All of us at RTS Cymru were sad to hear of the passing of our former colleague and committee member, John Mead.
1933 - 2021
According to his LinkedIn page, John was one of the very few members of Equity to have been employed in the world of entertainment continuously since he took part in his first radio drama for the BBC in 1947 in Whiteladies Road, Bristol to his retirement, as a TV Producer Director in 2005, at the end of a run of some 35 years with "Young Musician of Wales". In between he worked as a disc jockey, a commentator, an actor, a stage manager, a writer, a head of outside broadcasts and a pageant master at Sir Walter Raleigh's family home in Devon.
John started his television career as an announcer at Granada Television and was one of the first voices to be heard on the station. His life as a television producer for over 50 years is documented in his book, The Funny Things That Happen in Television and in December 2011, he was the focus of an RTS Cymru Wales event which looked back over his career along with co-presenters, former BBC Wales Sports Journalist and former Glamorgan Cricket Captain, Peter Walker MBE and independent media consultant, Euryn Ogwen Williams.
On that evening, John recalled that on the Granada TV opening night on 3 May 1956, the main presenter, Canadian journalist Quentin Reynolds (a personal friend of Sidney Bernstein) was 'grossly inebriated' as he presented an alarming visual tour of Granada's studios and facilities on the opening night. John also explained how, due to huge communications problems between the Cardiff and Bristol studios, HTV's opening night, in May 1968, was also one of the greatest and funniest television catastrophes of all time but mysteriously, no recordings of it remain. However, John did show a very entertaining clip of the opening night of HTV's new television centre at Culverhouse Cross in Cardiff, in the early 80s, which featured ex pat Welsh singer Jack Jones, then based in America, along with live inserts from San Francisco, Paris and Tokyo, a 30-piece orchestra and 28 dancers led by a then unknown choreographer Nigel Lythgoe.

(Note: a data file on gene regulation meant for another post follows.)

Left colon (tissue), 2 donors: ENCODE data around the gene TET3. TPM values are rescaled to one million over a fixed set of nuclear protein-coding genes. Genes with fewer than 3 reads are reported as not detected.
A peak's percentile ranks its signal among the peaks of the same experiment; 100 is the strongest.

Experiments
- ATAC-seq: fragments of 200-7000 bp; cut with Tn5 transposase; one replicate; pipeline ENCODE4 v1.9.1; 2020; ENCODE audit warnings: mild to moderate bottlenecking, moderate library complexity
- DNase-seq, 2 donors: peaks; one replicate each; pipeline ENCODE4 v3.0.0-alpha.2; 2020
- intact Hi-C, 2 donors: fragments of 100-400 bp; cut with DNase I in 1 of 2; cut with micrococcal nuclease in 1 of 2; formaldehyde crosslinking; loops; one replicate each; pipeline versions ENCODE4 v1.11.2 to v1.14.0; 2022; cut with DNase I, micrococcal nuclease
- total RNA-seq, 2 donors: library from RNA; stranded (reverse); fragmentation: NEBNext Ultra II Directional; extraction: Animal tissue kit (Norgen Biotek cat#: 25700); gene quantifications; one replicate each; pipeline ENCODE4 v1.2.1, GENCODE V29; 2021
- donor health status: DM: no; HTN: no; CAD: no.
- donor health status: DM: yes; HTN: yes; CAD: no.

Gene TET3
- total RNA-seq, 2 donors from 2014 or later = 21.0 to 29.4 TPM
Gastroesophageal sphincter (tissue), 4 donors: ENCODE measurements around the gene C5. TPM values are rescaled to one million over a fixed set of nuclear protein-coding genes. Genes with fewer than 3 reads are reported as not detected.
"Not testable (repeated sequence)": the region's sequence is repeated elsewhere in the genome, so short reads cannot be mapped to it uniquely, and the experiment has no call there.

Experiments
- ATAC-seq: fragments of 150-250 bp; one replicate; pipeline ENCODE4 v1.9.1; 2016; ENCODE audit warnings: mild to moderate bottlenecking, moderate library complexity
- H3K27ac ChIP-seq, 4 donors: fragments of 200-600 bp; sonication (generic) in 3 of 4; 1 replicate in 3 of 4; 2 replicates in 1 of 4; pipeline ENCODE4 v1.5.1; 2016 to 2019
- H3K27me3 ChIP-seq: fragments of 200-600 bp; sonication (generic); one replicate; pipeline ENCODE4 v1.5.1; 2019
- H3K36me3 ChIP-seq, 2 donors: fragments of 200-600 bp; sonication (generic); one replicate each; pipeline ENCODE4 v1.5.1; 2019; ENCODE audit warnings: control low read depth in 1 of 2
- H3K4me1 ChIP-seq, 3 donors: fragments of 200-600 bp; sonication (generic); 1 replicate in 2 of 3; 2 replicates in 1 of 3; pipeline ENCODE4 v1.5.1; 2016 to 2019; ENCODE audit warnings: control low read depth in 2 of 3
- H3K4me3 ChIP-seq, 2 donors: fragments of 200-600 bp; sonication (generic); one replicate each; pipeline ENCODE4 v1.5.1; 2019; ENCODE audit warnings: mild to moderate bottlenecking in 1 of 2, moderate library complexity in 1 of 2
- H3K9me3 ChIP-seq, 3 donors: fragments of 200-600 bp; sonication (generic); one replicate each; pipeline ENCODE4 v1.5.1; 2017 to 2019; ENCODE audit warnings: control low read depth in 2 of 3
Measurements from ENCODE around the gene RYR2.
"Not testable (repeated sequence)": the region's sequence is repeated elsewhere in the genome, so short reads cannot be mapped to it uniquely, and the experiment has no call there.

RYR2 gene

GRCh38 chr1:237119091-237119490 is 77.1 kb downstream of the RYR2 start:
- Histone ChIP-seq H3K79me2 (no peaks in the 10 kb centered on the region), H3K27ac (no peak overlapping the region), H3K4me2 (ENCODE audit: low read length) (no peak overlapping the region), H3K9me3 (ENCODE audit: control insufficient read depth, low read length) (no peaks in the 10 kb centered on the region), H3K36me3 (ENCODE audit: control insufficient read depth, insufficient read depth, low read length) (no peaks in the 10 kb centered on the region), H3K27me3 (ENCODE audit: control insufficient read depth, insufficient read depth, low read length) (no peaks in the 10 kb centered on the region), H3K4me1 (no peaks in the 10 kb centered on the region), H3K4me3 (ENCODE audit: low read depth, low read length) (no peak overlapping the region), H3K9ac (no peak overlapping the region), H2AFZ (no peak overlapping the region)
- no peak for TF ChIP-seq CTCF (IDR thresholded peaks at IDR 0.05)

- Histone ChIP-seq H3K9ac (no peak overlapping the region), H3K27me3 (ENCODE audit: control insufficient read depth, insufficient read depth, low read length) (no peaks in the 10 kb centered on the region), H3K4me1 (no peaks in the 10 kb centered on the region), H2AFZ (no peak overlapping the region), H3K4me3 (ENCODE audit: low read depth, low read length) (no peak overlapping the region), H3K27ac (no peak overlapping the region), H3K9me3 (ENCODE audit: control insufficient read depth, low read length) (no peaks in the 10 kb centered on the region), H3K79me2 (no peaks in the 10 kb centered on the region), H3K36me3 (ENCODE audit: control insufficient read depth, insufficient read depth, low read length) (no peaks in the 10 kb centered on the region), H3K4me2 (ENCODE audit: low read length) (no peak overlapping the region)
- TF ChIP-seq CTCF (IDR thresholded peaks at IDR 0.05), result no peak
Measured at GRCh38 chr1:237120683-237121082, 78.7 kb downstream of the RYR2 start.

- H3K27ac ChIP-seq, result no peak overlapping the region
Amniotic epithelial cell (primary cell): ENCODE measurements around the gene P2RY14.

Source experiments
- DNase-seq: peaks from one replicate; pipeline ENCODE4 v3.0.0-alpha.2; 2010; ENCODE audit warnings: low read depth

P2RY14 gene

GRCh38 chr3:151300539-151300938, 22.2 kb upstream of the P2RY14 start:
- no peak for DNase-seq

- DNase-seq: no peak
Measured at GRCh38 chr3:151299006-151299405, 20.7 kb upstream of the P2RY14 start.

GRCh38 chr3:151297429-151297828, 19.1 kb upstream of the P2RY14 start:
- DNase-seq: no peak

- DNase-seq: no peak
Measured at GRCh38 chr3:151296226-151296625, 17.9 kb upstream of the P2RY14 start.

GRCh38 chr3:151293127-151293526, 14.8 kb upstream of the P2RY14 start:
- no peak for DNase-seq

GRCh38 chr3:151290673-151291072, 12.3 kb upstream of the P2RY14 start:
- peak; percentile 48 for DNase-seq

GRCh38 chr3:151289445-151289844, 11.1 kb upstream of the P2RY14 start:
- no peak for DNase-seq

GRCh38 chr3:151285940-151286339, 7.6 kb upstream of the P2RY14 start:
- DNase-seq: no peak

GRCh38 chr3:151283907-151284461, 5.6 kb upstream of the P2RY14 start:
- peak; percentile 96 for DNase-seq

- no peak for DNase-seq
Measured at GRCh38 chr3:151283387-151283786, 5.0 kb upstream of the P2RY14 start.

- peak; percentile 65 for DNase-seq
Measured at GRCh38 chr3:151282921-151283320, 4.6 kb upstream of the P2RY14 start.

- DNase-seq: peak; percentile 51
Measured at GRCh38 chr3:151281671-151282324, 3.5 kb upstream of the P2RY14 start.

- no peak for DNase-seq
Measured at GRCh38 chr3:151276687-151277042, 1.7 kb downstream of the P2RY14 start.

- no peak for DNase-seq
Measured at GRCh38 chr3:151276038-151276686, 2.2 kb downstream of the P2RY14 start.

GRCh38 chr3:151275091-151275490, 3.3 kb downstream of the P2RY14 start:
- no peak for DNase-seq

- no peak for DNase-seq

He also recalled how, during his time at Granada, he met Colin Clark (the son of eminent historian and broadcaster Kenneth Clark) who claimed that he had spent a week with Marilyn Monroe while her then husband, Arthur Miller, was away in the States. Although John did not believe him at the time, following Colin's sad early death a few years later, his story was verified and was recently the subject of the feature film, "My Week With Marilyn", staring Emma Watson and Dame Judi Dench.
During his long career, John reported live from the Aberfan disaster, a devastating event that haunted him for years. He also filmed an expedition and trek into the Himalayas as well the Three Peaks Yacht Race and covered stories about his all-time hero Bill Tilman. Outside his television career he was also a keen sailor, serving at one time as Commodore of both the Cardiff Bay Yacht Club (formerly P.M.C.) and the Penarth Yacht Club, and once even sailed across the Atlantic.
Cameraman Chris Pain worked with John on many demanding productions, including the Highway series with Harry Secombe. Chris explained that, “John always expected 100% effort… He was a professional and hard task master and I thoroughly enjoyed working with him and look back at those times with great fondness.” According to Chris, John worked hard and lived life to the full.